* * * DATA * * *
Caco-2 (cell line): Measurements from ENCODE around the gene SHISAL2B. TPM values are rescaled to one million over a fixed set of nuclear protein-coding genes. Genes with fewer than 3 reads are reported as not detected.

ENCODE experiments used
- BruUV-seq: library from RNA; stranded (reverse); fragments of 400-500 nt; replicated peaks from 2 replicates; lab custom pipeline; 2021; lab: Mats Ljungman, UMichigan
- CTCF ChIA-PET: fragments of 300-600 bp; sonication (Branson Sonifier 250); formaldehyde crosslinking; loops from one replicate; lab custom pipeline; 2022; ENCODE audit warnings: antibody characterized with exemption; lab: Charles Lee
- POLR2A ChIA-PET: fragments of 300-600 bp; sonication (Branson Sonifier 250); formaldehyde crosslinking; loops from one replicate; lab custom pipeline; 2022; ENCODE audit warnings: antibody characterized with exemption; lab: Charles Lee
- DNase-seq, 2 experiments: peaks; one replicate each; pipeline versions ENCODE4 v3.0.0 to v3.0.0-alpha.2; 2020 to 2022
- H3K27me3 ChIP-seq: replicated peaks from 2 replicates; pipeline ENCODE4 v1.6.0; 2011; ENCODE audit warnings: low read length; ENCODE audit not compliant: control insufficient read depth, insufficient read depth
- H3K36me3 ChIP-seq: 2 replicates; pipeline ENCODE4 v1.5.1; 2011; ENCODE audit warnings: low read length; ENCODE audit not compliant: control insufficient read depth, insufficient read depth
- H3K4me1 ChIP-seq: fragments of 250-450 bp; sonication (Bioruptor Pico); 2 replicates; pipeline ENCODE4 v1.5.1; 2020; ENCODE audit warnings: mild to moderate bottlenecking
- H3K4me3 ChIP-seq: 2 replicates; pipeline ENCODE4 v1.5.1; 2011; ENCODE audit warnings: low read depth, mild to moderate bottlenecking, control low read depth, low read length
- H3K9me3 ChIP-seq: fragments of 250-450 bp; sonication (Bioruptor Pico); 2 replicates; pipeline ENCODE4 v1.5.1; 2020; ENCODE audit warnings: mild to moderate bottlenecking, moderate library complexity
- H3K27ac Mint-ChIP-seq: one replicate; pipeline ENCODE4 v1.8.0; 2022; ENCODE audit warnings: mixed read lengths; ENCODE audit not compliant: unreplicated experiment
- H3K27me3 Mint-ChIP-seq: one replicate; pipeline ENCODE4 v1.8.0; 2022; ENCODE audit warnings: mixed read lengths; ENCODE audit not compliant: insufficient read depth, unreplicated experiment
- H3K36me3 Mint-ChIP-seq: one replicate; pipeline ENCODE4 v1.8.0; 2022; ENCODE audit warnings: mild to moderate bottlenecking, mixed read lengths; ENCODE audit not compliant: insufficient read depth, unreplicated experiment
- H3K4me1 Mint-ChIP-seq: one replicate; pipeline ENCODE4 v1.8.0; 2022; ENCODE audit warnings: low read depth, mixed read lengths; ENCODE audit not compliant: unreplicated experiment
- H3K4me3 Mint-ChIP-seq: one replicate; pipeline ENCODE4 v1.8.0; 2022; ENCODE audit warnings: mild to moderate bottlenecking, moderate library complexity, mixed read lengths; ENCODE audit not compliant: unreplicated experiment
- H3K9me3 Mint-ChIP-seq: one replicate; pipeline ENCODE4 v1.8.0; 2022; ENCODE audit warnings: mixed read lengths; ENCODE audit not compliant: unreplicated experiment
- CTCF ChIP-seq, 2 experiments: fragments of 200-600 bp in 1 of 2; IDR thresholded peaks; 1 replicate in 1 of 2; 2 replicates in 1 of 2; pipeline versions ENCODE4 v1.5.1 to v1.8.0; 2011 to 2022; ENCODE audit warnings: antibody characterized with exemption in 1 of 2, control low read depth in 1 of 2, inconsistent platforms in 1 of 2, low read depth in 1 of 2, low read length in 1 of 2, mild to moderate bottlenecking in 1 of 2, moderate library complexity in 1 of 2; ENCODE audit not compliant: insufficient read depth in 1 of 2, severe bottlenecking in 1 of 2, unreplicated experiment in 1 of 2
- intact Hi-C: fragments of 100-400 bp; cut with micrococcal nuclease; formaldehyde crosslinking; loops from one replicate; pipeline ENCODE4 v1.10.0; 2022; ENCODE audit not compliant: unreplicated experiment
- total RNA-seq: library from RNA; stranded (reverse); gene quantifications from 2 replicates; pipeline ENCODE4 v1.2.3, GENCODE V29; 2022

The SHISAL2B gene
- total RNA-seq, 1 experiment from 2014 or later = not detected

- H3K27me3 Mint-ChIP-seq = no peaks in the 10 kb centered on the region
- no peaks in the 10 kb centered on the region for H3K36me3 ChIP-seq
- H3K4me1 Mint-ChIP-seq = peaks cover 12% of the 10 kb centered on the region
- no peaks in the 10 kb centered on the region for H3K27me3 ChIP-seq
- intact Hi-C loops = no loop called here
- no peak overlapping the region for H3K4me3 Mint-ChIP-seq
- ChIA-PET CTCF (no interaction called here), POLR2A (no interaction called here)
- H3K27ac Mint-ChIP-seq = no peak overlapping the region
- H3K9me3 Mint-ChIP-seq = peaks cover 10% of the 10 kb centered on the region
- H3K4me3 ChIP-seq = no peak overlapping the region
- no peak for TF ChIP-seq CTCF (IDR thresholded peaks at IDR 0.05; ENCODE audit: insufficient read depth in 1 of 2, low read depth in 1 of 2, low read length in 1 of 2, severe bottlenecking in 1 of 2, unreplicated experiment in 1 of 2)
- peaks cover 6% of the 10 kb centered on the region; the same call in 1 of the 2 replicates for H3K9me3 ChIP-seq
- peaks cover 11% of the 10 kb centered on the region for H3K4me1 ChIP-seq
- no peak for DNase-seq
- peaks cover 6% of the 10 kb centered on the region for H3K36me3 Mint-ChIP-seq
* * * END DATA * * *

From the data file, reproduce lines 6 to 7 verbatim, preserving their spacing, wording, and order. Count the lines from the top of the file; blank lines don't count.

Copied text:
- DNase-seq, 2 experiments: peaks; one replicate each; pipeline versions ENCODE4 v3.0.0 to v3.0.0-alpha.2; 2020 to 2022
- H3K27me3 ChIP-seq: replicated peaks from 2 replicates; pipeline ENCODE4 v1.6.0; 2011; ENCODE audit warnings: low read length; ENCODE audit not compliant: control insufficient read depth, insufficient read depth